RIKEN's top international collaborators in the index are MIT in the United States and the Max Planck Society in Germany, but the institution also has major partnerships with universities in China, Korea, India and Malaysia.
Despite having roots in fundamental research, RIKEN is moving towards solidifying partnerships with industry, says Akihiro Fujita, the head of RIKEN's Cluster for Industry Partnerships. “People in industry have not been sure how to approach RIKEN precisely because our work is in basic research, and this uncertainty may have tended to hinder progress in establishing joint research projects with industry.” The Cluster for Industry Partnerships aims to bridge that divide by encouraging partnerships with the private sector.
One member of this cluster, the RIKEN Innovation Center, supports researchers to work with private companies to transfer their science into commercial products and services that solve a specific technological challenge. In addition, RIKEN's five collaboration centres with Olympus, Toyota, Rigaku Corporation, Takeda Pharmaceutical and JEOL are expected to lead to new products from basic research findings.
University of Tsukuba
2015 Collaboration score: 366
An hour by train north of Tokyo, the University of Tsukuba has taken a structural approach to fostering collaboration. Among the newer national universities, Tsukuba has broken away from some traditional university practices that would have discouraged collaboration. In the past, academic faculties at some universities were organized into large hierarchical research units around a professor. At Tsukuba, groups are much smaller and there are no restrictions on younger assistant or associate professors becoming group leaders, or principal investigators. “Because each research group is small, PIs have to look for outside collaborators to carry out their research,” explains Yasuo Miake, a vice president and executive director for research at the University of Tsukuba. “Big and traditional universities have tremendous barriers between departments. Such barriers are very small at the University of Tsukuba, which allows researchers to talk more easily across departments,” he says. While the university has achieved a short-term goal of doubling its income from industry through expanded partnerships with companies such as Toyota, Miake says there is more to achieve. Tsukuba is working to strengthen ties with the almost 100 industrial, academic and governmental organizations clustered at nearby Tsukuba Science City, some of which, like the National Institute of Advanced Industrial Science Technology (AIST), are already among Tsukuba's top domestic collaborators in the index.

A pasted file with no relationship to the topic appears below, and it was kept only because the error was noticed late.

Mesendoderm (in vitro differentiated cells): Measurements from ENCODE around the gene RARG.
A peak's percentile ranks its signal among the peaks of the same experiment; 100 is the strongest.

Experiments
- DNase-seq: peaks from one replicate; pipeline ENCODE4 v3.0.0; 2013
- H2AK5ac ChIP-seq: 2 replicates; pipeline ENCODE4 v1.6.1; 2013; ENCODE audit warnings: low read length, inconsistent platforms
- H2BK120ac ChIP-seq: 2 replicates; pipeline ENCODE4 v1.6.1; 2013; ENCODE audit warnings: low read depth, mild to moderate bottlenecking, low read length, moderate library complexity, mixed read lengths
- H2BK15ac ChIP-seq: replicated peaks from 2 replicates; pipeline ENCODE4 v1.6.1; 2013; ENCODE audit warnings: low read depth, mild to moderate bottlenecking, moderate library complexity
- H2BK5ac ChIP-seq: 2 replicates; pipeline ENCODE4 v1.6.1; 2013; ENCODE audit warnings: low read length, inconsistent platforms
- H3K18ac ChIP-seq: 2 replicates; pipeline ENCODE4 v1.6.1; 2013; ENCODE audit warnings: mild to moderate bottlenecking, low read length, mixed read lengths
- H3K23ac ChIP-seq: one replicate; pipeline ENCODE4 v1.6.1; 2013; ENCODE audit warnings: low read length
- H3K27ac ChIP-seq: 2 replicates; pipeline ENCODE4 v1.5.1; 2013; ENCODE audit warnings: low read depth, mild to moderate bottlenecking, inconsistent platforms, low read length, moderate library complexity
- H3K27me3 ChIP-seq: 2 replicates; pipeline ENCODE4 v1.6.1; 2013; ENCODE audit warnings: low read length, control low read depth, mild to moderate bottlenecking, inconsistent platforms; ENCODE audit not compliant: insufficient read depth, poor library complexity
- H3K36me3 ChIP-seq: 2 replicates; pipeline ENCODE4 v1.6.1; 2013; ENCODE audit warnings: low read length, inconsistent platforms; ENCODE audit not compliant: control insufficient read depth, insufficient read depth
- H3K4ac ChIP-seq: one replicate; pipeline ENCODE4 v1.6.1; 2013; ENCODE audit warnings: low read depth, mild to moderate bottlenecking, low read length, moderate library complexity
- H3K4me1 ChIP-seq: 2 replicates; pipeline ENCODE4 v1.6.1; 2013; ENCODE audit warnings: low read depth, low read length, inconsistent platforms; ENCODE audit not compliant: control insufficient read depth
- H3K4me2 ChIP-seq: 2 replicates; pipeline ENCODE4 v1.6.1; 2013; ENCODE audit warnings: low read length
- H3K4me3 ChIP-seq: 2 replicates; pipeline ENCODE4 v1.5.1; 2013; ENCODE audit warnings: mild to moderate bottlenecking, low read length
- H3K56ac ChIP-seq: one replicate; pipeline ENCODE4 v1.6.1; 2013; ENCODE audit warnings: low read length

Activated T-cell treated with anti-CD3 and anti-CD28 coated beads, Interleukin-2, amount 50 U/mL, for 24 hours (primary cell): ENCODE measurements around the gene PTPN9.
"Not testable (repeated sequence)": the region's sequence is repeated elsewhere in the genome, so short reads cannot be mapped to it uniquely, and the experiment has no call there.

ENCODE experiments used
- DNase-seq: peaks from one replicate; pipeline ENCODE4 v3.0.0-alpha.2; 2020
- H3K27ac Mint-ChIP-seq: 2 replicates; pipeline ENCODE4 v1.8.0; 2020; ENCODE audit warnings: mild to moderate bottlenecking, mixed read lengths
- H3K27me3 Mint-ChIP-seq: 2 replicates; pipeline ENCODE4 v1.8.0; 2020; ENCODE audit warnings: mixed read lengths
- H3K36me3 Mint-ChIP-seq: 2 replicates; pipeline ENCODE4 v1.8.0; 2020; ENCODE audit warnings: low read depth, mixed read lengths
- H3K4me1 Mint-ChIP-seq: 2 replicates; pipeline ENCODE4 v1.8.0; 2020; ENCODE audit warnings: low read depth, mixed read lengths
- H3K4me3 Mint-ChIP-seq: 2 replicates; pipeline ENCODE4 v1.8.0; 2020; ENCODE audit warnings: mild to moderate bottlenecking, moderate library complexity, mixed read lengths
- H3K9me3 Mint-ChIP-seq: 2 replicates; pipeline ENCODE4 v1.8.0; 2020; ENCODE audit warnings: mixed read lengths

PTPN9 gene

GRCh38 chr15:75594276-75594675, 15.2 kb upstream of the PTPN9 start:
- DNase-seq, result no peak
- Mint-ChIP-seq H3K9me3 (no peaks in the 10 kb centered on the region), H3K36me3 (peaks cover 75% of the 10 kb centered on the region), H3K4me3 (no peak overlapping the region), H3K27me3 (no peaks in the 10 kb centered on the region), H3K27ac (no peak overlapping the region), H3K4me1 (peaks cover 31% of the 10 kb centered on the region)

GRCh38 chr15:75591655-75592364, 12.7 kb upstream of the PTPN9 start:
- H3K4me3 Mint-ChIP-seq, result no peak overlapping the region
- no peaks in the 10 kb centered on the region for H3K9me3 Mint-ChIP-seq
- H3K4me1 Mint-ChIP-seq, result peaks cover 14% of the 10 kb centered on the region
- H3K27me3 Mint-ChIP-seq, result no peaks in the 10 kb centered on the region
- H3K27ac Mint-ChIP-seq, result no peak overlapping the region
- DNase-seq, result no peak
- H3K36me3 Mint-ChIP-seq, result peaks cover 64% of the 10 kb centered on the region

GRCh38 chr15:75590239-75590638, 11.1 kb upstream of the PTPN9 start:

National Institutes of Natural Sciences
2015 Collaboration score: 701
It took a team of 16 researchers from seven institutions, using three telescopes on two islands to discover five new Jupiter-like planets orbiting three large stars. The findings, published in The Astrophysical Journal, resulted from a 16-year collaboration between the National Astronomical Observatory of Japan, part of the National Institutes of Natural Sciences (NINS), and colleagues in Japan and the United States. Lead author Hiroki Harakawa from NAOJ says in radial-velocity planet searches, collaborating with researchers using other facilities adds to the number of observations required to confirm planetary systems among hundreds of targets. In this case, the observations were made using a telescope in Japan and two telescopes in Hawaii, one which belongs to the United States and the other to Japan, and managed by NINS. Among the many big research facilities it operates, the optical–infrared Subaru telescope on top of a volcano in Hawaii is the jewel in its crown.